David Toop, Rie Nakajima, Angharad Davies and others performing Mieko Shiomi’s piece from 1963, Boundary Music.
Coming through the doors of a ground floor gallery at the Whitechapel, each member of the audience was shown into the centre of the space and encouraged to wander. When I came in I asked if this applied to the performance too, little knowing that the performance was already in progress. There was no stage but seats were spread around randomly. People sat around the edges of the space, some with paraphernalia spread before them, a couple holding conventional musical instruments. A single floodlight on a stand illuminated the centre of the space but around the walls edges and corners became indistinct. Some of the performers were already engaged in making sounds and moving through the room. Someone walked around carrying a set of chimes, another was positioning lights under tissue paper and setting off small battery driven motors. Gradually each performer began to engage with the instruments or with the room like sleepers waking. Movements, gestures, sounds were all marginal, almost tentative. As the room filled up the blurring of audience with performance increased. The sounds of chairs being moved, the brief cry of a baby, murmured conversations all merged with the intentional micro-sounds of the piece. At one point I moved my foot across some piece of metal on the floor and another audience member turned round expectantly as if this too was part of the work. One of the performers peeled an apple and handed out the slices, another offered small wooden boxes and then, minutes later would wordlessly retrieve them. One person filmed throughout, many others took photographs but none of these actions were intrusive. At the time there seemed to be no obvious structure to the performance and it was truly immersive with participation enacted through the mere act of being there. Reading the score afterwards I realise that it is all structure…an instruction so simple that each sound and movement falls within the framework.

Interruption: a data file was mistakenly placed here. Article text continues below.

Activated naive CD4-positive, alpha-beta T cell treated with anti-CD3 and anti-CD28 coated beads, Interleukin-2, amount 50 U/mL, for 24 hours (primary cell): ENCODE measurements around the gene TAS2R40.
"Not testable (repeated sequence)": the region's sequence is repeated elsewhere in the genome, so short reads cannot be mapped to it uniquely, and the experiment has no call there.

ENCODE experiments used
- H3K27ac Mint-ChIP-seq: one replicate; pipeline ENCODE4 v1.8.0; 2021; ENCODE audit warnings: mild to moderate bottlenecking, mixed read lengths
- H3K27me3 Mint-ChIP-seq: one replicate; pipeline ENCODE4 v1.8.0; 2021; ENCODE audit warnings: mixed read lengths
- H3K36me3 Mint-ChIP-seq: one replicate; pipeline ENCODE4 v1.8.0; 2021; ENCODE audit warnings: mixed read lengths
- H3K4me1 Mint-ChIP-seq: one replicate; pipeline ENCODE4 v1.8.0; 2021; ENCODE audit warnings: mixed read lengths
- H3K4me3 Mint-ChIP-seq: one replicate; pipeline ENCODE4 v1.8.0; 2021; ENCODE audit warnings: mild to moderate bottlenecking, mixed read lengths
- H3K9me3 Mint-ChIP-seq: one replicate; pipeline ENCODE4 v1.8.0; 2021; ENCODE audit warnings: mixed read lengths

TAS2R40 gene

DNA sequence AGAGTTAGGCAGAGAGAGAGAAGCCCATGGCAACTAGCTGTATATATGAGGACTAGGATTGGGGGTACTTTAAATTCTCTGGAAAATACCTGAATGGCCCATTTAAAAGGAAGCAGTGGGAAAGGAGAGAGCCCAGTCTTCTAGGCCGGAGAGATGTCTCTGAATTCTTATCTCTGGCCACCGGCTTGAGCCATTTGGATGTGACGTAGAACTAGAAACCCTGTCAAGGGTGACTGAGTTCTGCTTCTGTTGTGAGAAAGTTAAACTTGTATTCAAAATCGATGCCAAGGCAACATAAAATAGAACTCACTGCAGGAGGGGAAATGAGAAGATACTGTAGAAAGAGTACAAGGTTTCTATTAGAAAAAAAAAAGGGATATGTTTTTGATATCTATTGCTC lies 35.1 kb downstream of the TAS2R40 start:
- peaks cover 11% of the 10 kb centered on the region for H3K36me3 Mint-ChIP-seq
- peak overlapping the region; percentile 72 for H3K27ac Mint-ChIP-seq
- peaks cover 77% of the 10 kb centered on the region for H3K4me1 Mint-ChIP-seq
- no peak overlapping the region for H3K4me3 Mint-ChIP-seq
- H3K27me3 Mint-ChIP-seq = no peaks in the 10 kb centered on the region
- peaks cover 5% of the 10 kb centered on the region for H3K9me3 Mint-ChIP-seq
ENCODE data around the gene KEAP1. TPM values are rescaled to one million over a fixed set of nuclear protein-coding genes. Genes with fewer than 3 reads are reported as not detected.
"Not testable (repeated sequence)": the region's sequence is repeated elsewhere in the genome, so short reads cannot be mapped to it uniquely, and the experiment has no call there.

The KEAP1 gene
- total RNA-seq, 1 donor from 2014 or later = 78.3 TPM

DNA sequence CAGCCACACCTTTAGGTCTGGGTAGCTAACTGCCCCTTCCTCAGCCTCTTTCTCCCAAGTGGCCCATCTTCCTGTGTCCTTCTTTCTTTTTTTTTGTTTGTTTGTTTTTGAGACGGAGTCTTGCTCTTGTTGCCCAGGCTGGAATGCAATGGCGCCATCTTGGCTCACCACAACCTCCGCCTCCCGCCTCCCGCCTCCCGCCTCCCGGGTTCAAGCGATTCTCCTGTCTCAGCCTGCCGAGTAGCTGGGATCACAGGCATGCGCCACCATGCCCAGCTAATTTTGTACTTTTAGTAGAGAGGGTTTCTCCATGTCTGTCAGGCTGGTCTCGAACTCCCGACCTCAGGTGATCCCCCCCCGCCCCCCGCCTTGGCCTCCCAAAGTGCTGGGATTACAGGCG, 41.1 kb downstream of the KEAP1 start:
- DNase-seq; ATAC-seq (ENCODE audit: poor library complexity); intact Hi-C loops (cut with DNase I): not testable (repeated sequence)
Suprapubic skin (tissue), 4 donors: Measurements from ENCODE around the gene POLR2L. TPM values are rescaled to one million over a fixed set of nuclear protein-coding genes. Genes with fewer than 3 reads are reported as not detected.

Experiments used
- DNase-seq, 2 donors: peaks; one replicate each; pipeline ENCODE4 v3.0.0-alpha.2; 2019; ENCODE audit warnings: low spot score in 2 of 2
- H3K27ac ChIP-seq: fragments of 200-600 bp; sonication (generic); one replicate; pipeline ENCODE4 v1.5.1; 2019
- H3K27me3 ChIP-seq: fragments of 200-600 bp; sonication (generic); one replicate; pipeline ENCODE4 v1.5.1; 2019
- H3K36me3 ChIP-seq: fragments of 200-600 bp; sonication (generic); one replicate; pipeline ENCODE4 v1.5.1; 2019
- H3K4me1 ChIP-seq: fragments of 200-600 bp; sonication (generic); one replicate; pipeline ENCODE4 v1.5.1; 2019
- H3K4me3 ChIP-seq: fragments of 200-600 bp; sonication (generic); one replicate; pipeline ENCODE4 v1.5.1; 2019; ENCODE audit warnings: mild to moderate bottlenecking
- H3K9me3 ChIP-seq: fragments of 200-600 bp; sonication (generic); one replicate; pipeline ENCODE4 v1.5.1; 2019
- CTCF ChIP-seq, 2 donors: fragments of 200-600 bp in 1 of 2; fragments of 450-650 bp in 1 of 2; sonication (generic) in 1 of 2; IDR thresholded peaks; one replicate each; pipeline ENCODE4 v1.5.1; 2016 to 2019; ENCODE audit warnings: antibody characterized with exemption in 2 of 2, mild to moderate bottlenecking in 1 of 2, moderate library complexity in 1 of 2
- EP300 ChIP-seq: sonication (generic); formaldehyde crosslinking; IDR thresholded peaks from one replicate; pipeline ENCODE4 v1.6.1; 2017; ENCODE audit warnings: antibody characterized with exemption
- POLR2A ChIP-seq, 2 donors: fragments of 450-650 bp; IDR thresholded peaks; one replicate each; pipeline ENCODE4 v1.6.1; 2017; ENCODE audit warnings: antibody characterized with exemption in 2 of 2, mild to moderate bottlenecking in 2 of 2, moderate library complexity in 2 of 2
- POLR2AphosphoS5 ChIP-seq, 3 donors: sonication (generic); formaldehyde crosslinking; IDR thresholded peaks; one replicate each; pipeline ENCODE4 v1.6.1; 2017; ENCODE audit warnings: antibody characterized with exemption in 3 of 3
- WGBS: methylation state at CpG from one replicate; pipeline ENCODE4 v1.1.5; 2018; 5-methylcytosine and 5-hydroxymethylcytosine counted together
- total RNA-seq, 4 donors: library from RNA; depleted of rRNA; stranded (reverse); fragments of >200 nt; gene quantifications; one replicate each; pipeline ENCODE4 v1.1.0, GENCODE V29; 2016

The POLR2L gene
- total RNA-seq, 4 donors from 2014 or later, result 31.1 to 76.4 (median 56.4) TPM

The piece ‘ended’ as it had begun, without anything to mark its edges. The sounds trailed off, some of the audience drifted out, performers began to pack their stuff away. No applause, no announcement. ‘Boundary Music’ is, in effect, still being performed.
Making drawings as I moved around I felt as if these too were part of the work. I usually edit the drawings in these posts but in the spirit of the piece I have included all 25 of the drawings I made here. Speaking to David Toop in the space later he talked about the possibility of failure that is inherent to the work. I found myself wondering how failure might manifest itself here, what imbalance might occur between the various participants and how we would recognise it.